* TSX up 33.83 points, or 0.28 percent, at 12,144.92
* Financials lead 8 of 10 main index sectors higher
* U.S. jobs data eases fears of double-dip recession (Updates to close, adds quote)
By Jennifer Kwan
TORONTO, Sept 3 (Reuters) - Toronto’s main stock index notched its eighth straight session in the black on Friday as a stronger than expected U.S. employment report eased fears about a sputtering recovery.
Toronto followed U.S. equities higher after data showed U.S. nonfarm employment fell less than forecast in August, while private payrolls growth was higher than expected. [ID:nN02227856] [.N]
Financials, often a play on the health of the economy, led eight of the TSX’s 10 main groups higher with an 1.3 percent advance. Toronto-Dominion Bank (TD.TO) rose 1.7 percent to C$74.40, while Royal Bank of Canada (RY.TO) climbed 1 percent to C$52.80. Insurer Manulife (MFC.TO) surged 2.9 percent to C$13.23.
“Jobs numbers in the United States were better than expected. Not great, but still better,” said Aaron Fennell, senior market strategist at Lind-Waldock Canada. “I think that implies to the market that the recovery is a little bit stronger than otherwise thought.”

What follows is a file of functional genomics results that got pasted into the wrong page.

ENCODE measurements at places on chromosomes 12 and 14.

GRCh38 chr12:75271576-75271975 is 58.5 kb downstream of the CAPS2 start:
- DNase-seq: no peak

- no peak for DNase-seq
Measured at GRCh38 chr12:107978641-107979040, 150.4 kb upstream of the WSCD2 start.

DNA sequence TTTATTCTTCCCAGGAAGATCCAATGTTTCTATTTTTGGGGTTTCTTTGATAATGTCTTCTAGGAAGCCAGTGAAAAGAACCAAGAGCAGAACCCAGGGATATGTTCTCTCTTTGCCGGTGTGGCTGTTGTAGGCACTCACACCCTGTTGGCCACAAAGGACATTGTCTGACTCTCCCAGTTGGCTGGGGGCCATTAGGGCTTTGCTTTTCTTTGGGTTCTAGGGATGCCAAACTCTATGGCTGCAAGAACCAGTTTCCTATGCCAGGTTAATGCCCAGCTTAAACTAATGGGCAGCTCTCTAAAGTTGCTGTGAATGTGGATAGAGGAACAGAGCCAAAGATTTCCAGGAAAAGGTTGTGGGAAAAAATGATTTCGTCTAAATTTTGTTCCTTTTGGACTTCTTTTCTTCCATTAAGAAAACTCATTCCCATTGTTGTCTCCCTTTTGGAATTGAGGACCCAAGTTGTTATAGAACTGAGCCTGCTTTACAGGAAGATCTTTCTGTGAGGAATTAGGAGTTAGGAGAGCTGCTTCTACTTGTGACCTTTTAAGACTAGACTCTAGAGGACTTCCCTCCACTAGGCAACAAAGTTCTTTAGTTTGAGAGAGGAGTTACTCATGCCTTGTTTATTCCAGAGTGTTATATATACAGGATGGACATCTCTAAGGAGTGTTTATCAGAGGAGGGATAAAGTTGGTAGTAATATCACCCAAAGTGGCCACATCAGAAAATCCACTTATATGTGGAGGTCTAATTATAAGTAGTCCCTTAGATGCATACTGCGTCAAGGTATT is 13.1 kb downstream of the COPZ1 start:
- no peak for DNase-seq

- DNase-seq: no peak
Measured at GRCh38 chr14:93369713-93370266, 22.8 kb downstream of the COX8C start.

The Toronto Stock Exchange’s S&P/TSX composite index .GSPTSE finished the session up 33.83 points, or 0.28 percent, at 12,144.92, near its day’s peak of 12,197.89.
The index rose 2 percent on the week, its strongest showing since early July.
Gold prices edged lower as the U.S. jobs data undermined gold’s safe-haven attraction. [GOL/]
The global gold subsector of the TSX dropped nearly 1 percent, weighing on the broader resource-laden materials sector, which fell 0.7 percent. Barrick Gold (ABX.TO) was off 1.1 percent at C$47.09.
Goldcorp (G.TO) sank 3.7 percent at C$44.49, also pressured by news it intends to buy Argentina-focused gold miner Andean Resources Ltd AND.TO for C$3.6 billion, trumping a competing offer from Eldorado Gold Corp (ELD.TO). [ID:nN03266708]
Andean Resources, the top net gainer on the market, soared 45 percent to C$6.98, while Eldorado fell 3 percent to C$19.89.
$1=$1.04 Canadian Reporting by Jennifer Kwan; editing by Peter Galloway